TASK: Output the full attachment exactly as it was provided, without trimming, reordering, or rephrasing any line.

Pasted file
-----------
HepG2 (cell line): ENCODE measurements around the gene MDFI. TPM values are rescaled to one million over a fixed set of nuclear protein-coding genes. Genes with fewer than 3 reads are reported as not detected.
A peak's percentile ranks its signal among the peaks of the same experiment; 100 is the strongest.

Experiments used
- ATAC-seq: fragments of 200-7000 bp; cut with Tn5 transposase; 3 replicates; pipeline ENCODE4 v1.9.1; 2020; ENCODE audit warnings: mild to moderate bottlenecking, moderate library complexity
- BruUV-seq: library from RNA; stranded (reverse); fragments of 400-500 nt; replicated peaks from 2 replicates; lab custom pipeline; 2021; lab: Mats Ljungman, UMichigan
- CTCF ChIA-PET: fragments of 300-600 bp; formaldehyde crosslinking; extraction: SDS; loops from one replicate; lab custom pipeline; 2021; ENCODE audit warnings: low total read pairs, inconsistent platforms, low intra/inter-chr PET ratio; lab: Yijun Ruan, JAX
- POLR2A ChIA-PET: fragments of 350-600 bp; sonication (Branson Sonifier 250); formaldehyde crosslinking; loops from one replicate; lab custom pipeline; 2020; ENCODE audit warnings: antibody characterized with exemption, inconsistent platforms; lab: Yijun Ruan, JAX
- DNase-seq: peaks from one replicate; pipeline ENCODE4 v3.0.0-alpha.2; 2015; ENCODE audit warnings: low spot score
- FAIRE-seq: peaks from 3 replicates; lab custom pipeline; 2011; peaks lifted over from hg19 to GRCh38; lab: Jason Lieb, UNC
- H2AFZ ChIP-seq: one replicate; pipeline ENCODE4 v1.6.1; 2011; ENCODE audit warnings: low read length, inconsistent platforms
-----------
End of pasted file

HepG2 (cell line): ENCODE measurements around the gene MDFI. TPM values are rescaled to one million over a fixed set of nuclear protein-coding genes. Genes with fewer than 3 reads are reported as not detected.
A peak's percentile ranks its signal among the peaks of the same experiment; 100 is the strongest.

Experiments used
- ATAC-seq: fragments of 200-7000 bp; cut with Tn5 transposase; 3 replicates; pipeline ENCODE4 v1.9.1; 2020; ENCODE audit warnings: mild to moderate bottlenecking, moderate library complexity
- BruUV-seq: library from RNA; stranded (reverse); fragments of 400-500 nt; replicated peaks from 2 replicates; lab custom pipeline; 2021; lab: Mats Ljungman, UMichigan
- CTCF ChIA-PET: fragments of 300-600 bp; formaldehyde crosslinking; extraction: SDS; loops from one replicate; lab custom pipeline; 2021; ENCODE audit warnings: low total read pairs, inconsistent platforms, low intra/inter-chr PET ratio; lab: Yijun Ruan, JAX
- POLR2A ChIA-PET: fragments of 350-600 bp; sonication (Branson Sonifier 250); formaldehyde crosslinking; loops from one replicate; lab custom pipeline; 2020; ENCODE audit warnings: antibody characterized with exemption, inconsistent platforms; lab: Yijun Ruan, JAX
- DNase-seq: peaks from one replicate; pipeline ENCODE4 v3.0.0-alpha.2; 2015; ENCODE audit warnings: low spot score
- FAIRE-seq: peaks from 3 replicates; lab custom pipeline; 2011; peaks lifted over from hg19 to GRCh38; lab: Jason Lieb, UNC
- H2AFZ ChIP-seq: one replicate; pipeline ENCODE4 v1.6.1; 2011; ENCODE audit warnings: low read length, inconsistent platforms